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v. raised, rais·ing, rais·es
1. To move to a higher position; elevate: raised the loads with a crane. See Synonyms at lift.
2. To set in an upright or erect position: raise a flagpole.
3. To erect or build: raise a new building.
4. To cause to arise, appear, or exist: The slap raised a welt.
5. To increase in size, quantity, or worth: raise an employee's salary.
6. To increase in intensity, degree, strength, or pitch: raised his voice.
7. To improve in rank or dignity; promote: raised her to management level.
a. To grow, especially in quantity; cultivate: raise corn and soybeans.
b. To breed and care for to maturity: raise cattle.
c. To bring up; rear: raise children.
d. To accustom to something from an early age: "a post-World War II generation raised on shopping malls and multiplex cinemas" (Gustav Niebuhr).
9. To put forward for consideration: raised an important question. See Synonyms at broach1.
10. To voice; utter: raise a shout.
a. To awaken; arouse: noise that would raise the dead.
b. To stir up; instigate: raise a revolt.
c. To bring about; provoke: remarks intended to raise a laugh.
12. To make contact with by radio: couldn't raise the control tower after midnight.
13. To gather together; collect: raise money from the neighbors for a charity.
14. To cause (dough) to puff up.
15. To end (a siege) by withdrawing troops or forcing the enemy troops to withdraw.
16. To remove or withdraw (an order).
17. Games
a. To increase (a poker bet).
b. To bet more than (a preceding bettor in poker).
c. To increase the bid of (one's bridge partner).
18. Nautical To bring into sight by approaching nearer: raised the Cape.
19. To alter and increase fraudulently the written value of (a check, for example).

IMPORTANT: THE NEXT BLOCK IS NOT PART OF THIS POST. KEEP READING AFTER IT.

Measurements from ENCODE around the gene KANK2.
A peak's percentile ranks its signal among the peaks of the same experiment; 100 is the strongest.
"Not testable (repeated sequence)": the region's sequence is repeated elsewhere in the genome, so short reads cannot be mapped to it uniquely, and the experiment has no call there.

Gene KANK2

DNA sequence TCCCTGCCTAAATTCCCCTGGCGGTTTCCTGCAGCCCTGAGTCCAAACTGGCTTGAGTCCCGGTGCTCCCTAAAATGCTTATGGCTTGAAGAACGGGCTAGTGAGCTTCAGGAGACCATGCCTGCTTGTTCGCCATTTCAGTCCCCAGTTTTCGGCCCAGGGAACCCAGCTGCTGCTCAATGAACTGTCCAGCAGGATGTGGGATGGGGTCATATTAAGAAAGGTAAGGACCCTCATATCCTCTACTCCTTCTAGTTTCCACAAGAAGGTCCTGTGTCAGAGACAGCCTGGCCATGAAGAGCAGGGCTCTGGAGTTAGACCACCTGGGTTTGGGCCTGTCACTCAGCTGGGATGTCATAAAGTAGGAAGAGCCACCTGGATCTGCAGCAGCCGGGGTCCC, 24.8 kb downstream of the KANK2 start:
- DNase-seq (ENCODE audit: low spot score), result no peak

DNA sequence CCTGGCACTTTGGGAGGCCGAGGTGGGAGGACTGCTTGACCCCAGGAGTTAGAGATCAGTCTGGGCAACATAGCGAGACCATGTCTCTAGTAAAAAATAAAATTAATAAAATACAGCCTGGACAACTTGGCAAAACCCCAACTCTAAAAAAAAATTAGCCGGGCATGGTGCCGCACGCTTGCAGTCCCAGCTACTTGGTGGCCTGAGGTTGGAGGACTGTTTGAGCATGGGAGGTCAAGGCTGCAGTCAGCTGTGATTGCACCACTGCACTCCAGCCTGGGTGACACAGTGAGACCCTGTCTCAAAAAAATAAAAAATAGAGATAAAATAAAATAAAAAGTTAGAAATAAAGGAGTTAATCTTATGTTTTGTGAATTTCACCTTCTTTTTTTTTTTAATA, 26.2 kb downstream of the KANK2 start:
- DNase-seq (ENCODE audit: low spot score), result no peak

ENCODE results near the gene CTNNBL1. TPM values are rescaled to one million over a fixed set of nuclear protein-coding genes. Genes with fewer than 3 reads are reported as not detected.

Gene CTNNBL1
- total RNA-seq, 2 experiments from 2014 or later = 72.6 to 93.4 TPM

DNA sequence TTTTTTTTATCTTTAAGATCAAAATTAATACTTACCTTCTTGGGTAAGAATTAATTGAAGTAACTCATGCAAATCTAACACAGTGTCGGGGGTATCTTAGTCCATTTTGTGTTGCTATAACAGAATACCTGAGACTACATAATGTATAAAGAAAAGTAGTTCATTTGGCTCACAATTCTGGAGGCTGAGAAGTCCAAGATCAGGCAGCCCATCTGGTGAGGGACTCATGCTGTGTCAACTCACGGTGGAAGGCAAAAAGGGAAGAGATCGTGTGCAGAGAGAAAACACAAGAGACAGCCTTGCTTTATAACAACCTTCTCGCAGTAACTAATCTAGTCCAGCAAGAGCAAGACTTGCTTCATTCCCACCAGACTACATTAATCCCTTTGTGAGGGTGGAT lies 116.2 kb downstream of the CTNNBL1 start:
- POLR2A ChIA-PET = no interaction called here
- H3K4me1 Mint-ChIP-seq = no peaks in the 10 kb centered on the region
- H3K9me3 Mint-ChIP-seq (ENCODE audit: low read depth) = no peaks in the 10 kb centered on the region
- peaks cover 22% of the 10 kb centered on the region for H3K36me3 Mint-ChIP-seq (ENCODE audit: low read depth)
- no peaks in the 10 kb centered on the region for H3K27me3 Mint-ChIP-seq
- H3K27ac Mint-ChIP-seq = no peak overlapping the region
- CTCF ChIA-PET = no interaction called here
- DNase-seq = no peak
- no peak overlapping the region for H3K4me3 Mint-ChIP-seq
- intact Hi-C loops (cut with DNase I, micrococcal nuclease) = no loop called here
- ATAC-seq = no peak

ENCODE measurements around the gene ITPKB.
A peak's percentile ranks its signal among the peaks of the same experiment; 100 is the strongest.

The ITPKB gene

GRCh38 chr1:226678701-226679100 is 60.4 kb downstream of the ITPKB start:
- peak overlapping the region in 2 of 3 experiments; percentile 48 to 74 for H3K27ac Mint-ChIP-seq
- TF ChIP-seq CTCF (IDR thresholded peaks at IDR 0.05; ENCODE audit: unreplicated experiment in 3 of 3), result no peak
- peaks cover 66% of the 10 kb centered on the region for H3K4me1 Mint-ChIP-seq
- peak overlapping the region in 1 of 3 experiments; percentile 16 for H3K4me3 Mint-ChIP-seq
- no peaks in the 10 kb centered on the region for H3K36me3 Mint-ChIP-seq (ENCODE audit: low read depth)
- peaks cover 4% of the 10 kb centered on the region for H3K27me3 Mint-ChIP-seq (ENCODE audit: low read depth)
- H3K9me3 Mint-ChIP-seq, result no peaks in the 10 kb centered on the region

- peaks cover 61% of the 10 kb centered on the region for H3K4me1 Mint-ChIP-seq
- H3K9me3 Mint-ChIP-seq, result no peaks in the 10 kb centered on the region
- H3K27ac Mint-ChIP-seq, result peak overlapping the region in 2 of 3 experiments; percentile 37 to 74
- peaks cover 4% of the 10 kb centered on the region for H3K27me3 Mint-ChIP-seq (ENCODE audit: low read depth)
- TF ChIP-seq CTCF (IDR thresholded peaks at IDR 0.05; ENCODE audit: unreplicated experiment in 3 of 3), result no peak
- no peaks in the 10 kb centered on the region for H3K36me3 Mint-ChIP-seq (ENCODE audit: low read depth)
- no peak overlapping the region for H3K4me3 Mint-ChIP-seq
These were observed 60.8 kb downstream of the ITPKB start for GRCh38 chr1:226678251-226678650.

20. To cough up (phlegm).
21. Scots To make angry; enrage.
v.intr. Games
To increase a poker bet or a bridge bid.
1. The act of raising or increasing.
2. An increase in salary.
raise Cain/the devil/hell
1. To behave in a rowdy or disruptive fashion.
2. To reprimand someone angrily.
raise eyebrows
To cause surprise or mild disapproval.
raise the stakes
To increase one's commitment or involvement.

[Middle English raisen, from Old Norse reisa; see er- in Indo-European roots.]

rais′er n.
Usage Note: A traditional usage rule holds that people raise crops and farm animals but rear children. Nonetheless, people have been raising children in English since the 1700s, and the usage has been standard for many generations, at least in American English. The Usage Panelists find the use of raise acceptable both for children and for livestock. The Panelists also approve of using the verb rear for children, but a sizable minority have reservations about using it for livestock. In our 2013 survey, 41 percent disapproved of the sentence The settlers reared cattle in the Valley before it was flooded. This percentage, though still substantial, is a significant decrease from the 60 percent who disapproved of the same sentence in 2002. Although contemporary usage allows writers to raise both children and livestock, careful writers should rear children only.